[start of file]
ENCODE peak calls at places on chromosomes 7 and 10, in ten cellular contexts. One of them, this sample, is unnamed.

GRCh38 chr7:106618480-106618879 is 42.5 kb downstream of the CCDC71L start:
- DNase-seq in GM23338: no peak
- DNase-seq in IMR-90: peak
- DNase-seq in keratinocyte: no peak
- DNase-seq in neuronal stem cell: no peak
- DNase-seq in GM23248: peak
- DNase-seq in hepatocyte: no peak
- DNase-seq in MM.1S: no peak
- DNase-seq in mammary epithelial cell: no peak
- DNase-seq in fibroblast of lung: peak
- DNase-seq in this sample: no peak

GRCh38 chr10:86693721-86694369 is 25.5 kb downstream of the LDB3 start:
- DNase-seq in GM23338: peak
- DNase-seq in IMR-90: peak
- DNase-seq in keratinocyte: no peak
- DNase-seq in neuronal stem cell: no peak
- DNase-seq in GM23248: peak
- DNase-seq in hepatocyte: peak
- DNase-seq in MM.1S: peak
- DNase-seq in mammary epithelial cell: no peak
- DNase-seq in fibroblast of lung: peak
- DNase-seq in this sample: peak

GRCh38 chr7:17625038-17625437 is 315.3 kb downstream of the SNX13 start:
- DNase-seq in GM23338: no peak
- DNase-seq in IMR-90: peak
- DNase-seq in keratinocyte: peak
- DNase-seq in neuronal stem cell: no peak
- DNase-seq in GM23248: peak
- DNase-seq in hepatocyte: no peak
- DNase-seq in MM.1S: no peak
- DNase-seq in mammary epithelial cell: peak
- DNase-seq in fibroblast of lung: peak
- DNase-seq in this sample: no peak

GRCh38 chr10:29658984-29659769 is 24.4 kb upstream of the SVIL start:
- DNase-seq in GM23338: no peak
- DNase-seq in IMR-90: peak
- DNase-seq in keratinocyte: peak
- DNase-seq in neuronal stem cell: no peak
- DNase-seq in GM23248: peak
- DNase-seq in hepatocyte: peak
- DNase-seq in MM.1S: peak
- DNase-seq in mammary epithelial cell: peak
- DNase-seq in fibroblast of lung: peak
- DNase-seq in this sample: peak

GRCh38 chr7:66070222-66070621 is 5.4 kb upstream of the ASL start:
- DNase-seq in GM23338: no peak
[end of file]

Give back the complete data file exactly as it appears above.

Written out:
ENCODE peak calls at places on chromosomes 7 and 10, in ten cellular contexts. One of them, this sample, is unnamed.

GRCh38 chr7:106618480-106618879 is 42.5 kb downstream of the CCDC71L start:
- DNase-seq in GM23338: no peak
- DNase-seq in IMR-90: peak
- DNase-seq in keratinocyte: no peak
- DNase-seq in neuronal stem cell: no peak
- DNase-seq in GM23248: peak
- DNase-seq in hepatocyte: no peak
- DNase-seq in MM.1S: no peak
- DNase-seq in mammary epithelial cell: no peak
- DNase-seq in fibroblast of lung: peak
- DNase-seq in this sample: no peak

GRCh38 chr10:86693721-86694369 is 25.5 kb downstream of the LDB3 start:
- DNase-seq in GM23338: peak
- DNase-seq in IMR-90: peak
- DNase-seq in keratinocyte: no peak
- DNase-seq in neuronal stem cell: no peak
- DNase-seq in GM23248: peak
- DNase-seq in hepatocyte: peak
- DNase-seq in MM.1S: peak
- DNase-seq in mammary epithelial cell: no peak
- DNase-seq in fibroblast of lung: peak
- DNase-seq in this sample: peak

GRCh38 chr7:17625038-17625437 is 315.3 kb downstream of the SNX13 start:
- DNase-seq in GM23338: no peak
- DNase-seq in IMR-90: peak
- DNase-seq in keratinocyte: peak
- DNase-seq in neuronal stem cell: no peak
- DNase-seq in GM23248: peak
- DNase-seq in hepatocyte: no peak
- DNase-seq in MM.1S: no peak
- DNase-seq in mammary epithelial cell: peak
- DNase-seq in fibroblast of lung: peak
- DNase-seq in this sample: no peak

GRCh38 chr10:29658984-29659769 is 24.4 kb upstream of the SVIL start:
- DNase-seq in GM23338: no peak
- DNase-seq in IMR-90: peak
- DNase-seq in keratinocyte: peak
- DNase-seq in neuronal stem cell: no peak
- DNase-seq in GM23248: peak
- DNase-seq in hepatocyte: peak
- DNase-seq in MM.1S: peak
- DNase-seq in mammary epithelial cell: peak
- DNase-seq in fibroblast of lung: peak
- DNase-seq in this sample: peak

GRCh38 chr7:66070222-66070621 is 5.4 kb upstream of the ASL start:
- DNase-seq in GM23338: no peak